The decision of HHJ Gosnell (sitting as a High Court Judge) in Richard Slade And Company Plc v Erlam [2022] EWHC 325 (QB) relates to the assessment of solicitor and own client bills.  However the appeal also gave rise to significant procedural issues. In particular both parties ran cases that were different to their skeleton arguments, both accused the other of raising issues that had not been raised before the District Judge.


The appeal related to the assessment of bills of costs rendered by the appellant solicitors to the respondent (their former client.  Initially work was done on a private basis, the later work was done on a conditional fee basis.  The CFA contained a clause that if the respondent terminated the retainer then the costs became payable. The respondent terminated the retainer the the costs became payable.

The respondent issued Part 8 proceedings seeking assessment of the bills.


HHJ Gosnell summarised the findings of the District Judge, broadly all of these were in favour of the respondent client.

a) the first retainer did not permit the rendering of interim statute bills and so the first four bills rendered could not, for that reason, be interim statute bills;
b) the CFA did not permit the rendering of interim statute bills until R’s termination on 15.6.16 and so the bills rendered in the course of the CFA could not, for that reason, be interim statute bills;
c) the bills rendered on the termination of the CFA were not interim statute bills;
d) the last of the bills rendered in each of the five series (each series being the bills rendered on each of the five separate matter files) did not have the character or effect of a Chamberlain bill;
e) for these reasons, no bill had been rendered and so the correct course was for the Court to make an order for the delivery of a bill or bills now, which is what she did;
f) obiter, even if that was not correct, there were special circumstances which would have permitted an assessment out of time under s.70(3) of the Act of the unpaid bills


  1. The skeleton argument for permission to appeal and the Respondents skeleton opposing the same were both drafted by the advocates who appeared below. At the appeal before me Mr Williams QC appeared for the Appellant and Mr Dunne for the Respondent. Both of them chose to make submissions which bore no real relation to the skeleton arguments which had been served no doubt because they wanted to argue the case in a different way. Both of them complained that the other had sought to put arguments before the appeal court which had not been made below and I suspect these complaints may well have some force. I did not have the skeleton arguments which had been deployed before District Judge Batchelor, nor did I have a transcript of the hearing (other than the judgment) and so I was not able to properly resolve these disputes. I do not ask for, or intend to read those documents now. I did, however, suggest to both counsel that this was not a helpful way to conduct an appeal from my point of view.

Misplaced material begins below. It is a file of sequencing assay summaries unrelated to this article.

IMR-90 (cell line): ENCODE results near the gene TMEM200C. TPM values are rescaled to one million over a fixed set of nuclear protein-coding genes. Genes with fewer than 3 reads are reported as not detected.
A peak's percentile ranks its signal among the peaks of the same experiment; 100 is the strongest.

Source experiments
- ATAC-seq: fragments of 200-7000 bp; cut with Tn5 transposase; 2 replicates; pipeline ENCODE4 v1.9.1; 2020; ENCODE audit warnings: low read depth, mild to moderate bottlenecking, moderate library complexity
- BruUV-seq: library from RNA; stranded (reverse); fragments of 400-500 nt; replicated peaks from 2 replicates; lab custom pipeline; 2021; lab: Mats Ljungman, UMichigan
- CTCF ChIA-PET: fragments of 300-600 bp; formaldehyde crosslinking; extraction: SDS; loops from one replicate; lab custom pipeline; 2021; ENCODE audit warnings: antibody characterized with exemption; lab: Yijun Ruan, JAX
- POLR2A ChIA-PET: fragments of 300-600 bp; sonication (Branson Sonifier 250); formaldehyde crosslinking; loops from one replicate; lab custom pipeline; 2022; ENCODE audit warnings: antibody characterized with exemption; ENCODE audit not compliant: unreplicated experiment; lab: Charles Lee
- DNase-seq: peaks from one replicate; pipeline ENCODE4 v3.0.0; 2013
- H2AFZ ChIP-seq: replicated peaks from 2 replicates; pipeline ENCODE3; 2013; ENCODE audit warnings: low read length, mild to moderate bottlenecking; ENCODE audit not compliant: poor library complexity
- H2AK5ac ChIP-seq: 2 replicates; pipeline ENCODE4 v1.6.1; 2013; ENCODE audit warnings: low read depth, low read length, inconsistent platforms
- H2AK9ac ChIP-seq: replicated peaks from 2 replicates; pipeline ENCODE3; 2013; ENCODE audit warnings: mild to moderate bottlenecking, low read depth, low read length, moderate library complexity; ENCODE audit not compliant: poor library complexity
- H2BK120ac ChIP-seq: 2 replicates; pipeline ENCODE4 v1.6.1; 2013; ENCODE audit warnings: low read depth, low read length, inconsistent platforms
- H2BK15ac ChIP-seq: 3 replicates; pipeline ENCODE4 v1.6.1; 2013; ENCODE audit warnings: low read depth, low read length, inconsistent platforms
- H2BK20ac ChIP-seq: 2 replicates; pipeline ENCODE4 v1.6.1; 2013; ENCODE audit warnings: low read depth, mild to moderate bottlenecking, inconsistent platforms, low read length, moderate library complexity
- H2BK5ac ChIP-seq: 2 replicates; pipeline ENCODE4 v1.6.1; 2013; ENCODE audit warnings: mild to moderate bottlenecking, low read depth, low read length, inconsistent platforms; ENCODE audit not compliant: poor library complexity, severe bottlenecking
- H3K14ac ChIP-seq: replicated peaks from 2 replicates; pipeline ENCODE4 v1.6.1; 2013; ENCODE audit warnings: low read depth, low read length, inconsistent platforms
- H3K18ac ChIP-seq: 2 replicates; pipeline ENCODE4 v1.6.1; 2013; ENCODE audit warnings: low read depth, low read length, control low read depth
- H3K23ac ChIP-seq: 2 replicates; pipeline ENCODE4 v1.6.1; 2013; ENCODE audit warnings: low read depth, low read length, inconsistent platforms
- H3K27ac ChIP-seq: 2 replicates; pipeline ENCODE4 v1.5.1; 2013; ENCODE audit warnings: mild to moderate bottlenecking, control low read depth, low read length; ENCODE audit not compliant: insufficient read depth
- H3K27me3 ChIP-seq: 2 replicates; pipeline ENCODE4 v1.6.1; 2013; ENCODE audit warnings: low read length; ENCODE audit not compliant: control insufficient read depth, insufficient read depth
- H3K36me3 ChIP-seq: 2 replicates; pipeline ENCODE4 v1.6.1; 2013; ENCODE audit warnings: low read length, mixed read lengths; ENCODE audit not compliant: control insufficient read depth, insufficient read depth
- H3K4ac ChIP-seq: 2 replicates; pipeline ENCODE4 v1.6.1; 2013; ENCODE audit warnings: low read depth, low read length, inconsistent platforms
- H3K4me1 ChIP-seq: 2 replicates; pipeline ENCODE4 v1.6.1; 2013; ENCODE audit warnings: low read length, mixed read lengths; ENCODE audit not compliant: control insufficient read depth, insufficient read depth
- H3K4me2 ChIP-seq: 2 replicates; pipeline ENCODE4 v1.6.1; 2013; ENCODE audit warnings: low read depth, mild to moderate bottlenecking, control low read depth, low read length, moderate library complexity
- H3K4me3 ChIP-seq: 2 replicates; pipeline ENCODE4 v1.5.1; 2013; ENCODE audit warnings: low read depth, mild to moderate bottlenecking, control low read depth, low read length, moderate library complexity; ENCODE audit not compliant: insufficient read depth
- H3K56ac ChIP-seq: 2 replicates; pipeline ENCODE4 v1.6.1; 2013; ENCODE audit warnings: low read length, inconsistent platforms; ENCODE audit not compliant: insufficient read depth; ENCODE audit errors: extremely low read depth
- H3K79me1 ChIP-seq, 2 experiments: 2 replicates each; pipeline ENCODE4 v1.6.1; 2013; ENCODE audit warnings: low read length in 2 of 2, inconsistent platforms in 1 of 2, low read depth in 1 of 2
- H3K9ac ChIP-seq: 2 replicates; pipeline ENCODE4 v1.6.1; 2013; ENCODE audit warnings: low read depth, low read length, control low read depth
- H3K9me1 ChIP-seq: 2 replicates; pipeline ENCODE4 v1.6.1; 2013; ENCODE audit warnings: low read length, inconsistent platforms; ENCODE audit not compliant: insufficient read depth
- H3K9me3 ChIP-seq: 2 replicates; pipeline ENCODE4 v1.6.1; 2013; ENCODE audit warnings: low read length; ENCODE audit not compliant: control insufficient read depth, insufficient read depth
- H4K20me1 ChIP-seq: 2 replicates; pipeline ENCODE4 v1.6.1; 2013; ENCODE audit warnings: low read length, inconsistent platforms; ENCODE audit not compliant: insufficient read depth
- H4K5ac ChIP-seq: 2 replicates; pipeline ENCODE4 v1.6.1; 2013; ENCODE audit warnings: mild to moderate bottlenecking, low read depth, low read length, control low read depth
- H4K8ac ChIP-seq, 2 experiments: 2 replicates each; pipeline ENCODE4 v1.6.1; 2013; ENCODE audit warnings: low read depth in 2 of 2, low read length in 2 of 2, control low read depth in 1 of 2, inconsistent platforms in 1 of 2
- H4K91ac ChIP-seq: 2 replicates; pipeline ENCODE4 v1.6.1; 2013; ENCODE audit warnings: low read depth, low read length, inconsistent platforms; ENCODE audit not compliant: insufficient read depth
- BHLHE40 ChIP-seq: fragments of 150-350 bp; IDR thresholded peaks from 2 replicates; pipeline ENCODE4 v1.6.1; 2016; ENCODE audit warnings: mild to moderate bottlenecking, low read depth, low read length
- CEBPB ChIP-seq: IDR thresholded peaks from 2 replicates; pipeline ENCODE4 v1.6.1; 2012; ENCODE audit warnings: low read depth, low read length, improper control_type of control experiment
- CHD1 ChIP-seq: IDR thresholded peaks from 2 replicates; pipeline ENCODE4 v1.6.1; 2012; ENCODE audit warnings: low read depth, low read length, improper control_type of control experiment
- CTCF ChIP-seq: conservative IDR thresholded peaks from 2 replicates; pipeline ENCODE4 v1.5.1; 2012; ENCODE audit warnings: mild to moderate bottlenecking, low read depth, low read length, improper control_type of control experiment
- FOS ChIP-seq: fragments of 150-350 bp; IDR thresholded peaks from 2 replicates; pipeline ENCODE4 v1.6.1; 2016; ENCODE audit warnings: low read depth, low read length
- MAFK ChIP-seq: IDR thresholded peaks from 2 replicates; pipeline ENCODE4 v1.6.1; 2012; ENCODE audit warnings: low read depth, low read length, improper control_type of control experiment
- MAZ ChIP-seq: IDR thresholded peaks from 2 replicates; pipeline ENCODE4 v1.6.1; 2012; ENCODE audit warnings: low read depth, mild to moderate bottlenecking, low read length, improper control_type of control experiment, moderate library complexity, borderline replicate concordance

The judge commented on the Solicitors Act and the issue of whether a solicitor has a specific duty to inform their client that an interim bill has to be challenged within a short period of time.
25. The Solicitors Act 1974 is legislation of some antiquity and does not appear to have been amended substantially over the years other than to replace “taxation” with “assessment”. In particular it does not appear to have undergone the sort of transformation which is common when consumer rights are brought into the equation. When dealing with a client’s right to seek an assessment of costs from his or her solicitors the Act seeks to strike a balance between allowing a reasonable time for a client to question the quantum of costs whilst protecting solicitors from having to deal with stale allegations of overcharging. Whilst the Act purports to regulate those rights it does not go so far as to oblige the solicitor to advise the client of these provisions in terms, nor to explain in plain English what the actual consequences of the application of those terms are for the client. I am personally sympathetic to the argument that it probably should.
    1. Both counsel advised me that there are no regulations either connected with the Solicitors Act or Code of Conduct, arising from their obligations as a Solicitor, which would oblige solicitors to explain to clients that the effect of the service of an interim statute bill (properly authorised by the retainer) would be to start the clock running for a potential Solicitors Act assessment and that there are different time limits depending on the circumstances.